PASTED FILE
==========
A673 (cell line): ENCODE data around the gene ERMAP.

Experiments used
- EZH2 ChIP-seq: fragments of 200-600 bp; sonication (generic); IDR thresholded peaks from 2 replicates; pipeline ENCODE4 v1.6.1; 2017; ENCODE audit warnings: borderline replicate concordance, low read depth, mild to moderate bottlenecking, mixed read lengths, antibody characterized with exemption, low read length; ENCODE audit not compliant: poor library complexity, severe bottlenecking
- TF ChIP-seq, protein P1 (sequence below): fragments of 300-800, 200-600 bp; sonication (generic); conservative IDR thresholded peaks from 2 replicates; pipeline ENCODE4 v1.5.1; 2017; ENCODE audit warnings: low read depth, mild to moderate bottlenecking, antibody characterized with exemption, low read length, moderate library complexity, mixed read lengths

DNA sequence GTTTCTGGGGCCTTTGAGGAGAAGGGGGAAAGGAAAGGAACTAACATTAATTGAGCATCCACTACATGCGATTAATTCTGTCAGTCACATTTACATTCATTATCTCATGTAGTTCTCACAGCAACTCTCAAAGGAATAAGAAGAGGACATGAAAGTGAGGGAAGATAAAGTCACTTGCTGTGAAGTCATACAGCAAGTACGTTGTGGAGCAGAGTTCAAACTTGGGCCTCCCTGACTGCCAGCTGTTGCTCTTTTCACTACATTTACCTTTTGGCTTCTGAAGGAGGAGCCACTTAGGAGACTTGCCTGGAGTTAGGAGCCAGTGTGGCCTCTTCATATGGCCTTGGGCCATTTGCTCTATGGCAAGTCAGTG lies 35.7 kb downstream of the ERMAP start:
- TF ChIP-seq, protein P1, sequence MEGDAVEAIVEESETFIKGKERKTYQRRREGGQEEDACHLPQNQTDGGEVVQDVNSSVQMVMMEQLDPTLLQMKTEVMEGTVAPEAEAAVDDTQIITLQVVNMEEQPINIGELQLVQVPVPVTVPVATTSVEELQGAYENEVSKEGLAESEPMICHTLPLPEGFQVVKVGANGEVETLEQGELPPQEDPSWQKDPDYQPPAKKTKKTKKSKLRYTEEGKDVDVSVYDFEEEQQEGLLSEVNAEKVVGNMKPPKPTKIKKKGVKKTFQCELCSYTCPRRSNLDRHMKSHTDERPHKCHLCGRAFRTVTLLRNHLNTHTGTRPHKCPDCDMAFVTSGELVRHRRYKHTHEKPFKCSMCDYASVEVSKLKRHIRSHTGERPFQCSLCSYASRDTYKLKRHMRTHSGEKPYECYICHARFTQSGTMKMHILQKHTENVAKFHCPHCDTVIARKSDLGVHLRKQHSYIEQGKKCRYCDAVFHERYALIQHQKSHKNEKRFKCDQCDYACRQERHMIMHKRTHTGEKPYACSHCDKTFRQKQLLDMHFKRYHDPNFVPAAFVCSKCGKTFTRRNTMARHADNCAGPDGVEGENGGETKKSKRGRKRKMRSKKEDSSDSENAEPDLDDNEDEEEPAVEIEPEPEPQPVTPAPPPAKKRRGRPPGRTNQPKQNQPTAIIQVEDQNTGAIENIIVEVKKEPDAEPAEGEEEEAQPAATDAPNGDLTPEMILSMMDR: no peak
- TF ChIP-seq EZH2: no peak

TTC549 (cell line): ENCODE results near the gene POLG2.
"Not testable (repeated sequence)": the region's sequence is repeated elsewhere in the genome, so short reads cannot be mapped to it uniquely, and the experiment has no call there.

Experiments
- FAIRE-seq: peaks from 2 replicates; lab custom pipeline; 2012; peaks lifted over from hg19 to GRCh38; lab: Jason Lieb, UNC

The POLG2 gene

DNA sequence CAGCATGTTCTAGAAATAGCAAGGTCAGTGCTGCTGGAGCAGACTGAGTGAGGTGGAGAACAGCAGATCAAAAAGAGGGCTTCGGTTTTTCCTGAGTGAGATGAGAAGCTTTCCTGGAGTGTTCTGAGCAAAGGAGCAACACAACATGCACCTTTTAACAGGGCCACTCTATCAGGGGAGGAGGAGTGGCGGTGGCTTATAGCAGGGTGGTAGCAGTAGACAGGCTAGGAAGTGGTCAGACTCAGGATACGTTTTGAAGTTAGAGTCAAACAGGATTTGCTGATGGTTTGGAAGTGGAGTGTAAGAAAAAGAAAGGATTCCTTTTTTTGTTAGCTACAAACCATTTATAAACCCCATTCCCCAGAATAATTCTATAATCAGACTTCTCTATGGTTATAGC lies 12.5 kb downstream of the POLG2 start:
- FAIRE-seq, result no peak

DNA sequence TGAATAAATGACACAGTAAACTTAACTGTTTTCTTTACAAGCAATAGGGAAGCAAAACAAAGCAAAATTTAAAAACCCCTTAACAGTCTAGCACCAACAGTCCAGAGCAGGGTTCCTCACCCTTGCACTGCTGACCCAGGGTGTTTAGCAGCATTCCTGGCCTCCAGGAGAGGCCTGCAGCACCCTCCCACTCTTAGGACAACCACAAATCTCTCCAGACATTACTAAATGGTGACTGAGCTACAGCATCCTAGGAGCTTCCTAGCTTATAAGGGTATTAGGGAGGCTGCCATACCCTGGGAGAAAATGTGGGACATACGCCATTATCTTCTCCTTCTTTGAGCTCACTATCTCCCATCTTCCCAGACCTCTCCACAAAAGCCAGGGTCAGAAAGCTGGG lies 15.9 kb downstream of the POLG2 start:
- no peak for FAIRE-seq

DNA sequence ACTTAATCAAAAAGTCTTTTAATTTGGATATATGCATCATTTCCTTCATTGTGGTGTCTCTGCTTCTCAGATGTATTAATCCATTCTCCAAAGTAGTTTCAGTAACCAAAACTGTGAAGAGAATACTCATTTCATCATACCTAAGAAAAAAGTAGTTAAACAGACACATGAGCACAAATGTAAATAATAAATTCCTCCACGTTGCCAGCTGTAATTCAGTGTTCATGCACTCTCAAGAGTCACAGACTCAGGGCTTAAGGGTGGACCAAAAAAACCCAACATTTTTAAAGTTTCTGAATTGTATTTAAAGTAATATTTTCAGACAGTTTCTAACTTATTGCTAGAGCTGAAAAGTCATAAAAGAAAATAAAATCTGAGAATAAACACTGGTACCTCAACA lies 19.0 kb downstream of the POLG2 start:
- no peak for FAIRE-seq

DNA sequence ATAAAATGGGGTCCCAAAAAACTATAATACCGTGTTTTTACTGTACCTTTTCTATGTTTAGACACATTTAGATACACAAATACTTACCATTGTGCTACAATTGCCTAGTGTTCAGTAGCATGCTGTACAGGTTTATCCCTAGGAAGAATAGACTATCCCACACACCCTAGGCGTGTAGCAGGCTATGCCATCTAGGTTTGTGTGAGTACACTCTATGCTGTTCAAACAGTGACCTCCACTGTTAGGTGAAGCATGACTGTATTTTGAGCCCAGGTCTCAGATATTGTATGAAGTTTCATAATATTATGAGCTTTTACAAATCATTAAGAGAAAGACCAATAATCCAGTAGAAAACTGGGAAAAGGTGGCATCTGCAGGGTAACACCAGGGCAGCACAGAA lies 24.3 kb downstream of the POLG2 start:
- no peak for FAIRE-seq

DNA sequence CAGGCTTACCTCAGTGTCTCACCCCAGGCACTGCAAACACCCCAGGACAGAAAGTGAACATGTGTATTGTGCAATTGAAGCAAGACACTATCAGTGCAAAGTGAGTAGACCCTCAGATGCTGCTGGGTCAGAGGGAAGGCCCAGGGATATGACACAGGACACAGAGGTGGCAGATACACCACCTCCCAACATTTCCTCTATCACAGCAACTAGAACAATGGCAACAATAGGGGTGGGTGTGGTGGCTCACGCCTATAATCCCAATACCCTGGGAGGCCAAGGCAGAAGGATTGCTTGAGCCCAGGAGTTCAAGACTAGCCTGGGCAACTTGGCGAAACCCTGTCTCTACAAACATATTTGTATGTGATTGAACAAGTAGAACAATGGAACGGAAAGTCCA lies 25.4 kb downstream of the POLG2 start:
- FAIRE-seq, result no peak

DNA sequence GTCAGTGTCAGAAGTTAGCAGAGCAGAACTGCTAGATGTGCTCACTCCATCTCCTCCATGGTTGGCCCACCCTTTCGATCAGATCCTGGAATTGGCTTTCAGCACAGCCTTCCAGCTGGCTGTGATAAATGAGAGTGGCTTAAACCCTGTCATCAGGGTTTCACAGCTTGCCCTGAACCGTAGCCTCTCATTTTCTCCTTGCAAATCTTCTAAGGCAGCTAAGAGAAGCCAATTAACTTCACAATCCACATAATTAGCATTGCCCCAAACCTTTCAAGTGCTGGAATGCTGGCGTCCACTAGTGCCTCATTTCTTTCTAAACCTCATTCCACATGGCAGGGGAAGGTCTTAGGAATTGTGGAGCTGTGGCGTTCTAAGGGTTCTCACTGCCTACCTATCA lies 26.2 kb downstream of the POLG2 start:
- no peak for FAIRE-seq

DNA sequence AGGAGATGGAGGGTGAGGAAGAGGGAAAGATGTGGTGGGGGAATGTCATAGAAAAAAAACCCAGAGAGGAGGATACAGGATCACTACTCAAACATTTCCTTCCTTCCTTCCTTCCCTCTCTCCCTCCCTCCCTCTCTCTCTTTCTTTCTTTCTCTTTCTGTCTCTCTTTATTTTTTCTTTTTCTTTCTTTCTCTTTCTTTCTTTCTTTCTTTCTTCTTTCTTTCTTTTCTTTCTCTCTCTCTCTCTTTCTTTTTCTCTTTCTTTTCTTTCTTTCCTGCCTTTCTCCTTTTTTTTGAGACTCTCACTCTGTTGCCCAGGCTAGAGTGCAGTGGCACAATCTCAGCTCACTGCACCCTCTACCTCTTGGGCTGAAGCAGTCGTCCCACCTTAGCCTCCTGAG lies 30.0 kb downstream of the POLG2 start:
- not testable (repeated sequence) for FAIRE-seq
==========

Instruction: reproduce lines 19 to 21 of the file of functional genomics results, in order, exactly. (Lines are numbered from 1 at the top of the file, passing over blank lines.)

DNA sequence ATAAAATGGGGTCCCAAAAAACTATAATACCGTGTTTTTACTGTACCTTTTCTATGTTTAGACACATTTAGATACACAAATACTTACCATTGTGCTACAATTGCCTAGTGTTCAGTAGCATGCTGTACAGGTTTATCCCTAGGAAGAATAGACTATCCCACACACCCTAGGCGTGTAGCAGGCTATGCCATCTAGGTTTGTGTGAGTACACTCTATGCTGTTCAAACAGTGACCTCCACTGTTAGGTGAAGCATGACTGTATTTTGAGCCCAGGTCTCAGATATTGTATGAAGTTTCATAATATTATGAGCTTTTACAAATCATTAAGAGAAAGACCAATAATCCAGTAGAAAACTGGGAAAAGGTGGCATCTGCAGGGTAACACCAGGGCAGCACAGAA lies 24.3 kb downstream of the POLG2 start:
- no peak for FAIRE-seq

DNA sequence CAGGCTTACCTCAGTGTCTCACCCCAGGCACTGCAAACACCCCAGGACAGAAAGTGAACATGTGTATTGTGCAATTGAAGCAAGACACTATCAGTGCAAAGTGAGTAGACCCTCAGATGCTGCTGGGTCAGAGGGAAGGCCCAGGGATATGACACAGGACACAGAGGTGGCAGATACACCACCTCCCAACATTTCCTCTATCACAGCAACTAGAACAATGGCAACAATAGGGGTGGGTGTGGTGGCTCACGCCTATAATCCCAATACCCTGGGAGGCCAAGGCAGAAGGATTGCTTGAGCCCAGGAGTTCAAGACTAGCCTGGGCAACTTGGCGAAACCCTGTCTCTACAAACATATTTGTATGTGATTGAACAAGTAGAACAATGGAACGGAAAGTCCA lies 25.4 kb downstream of the POLG2 start: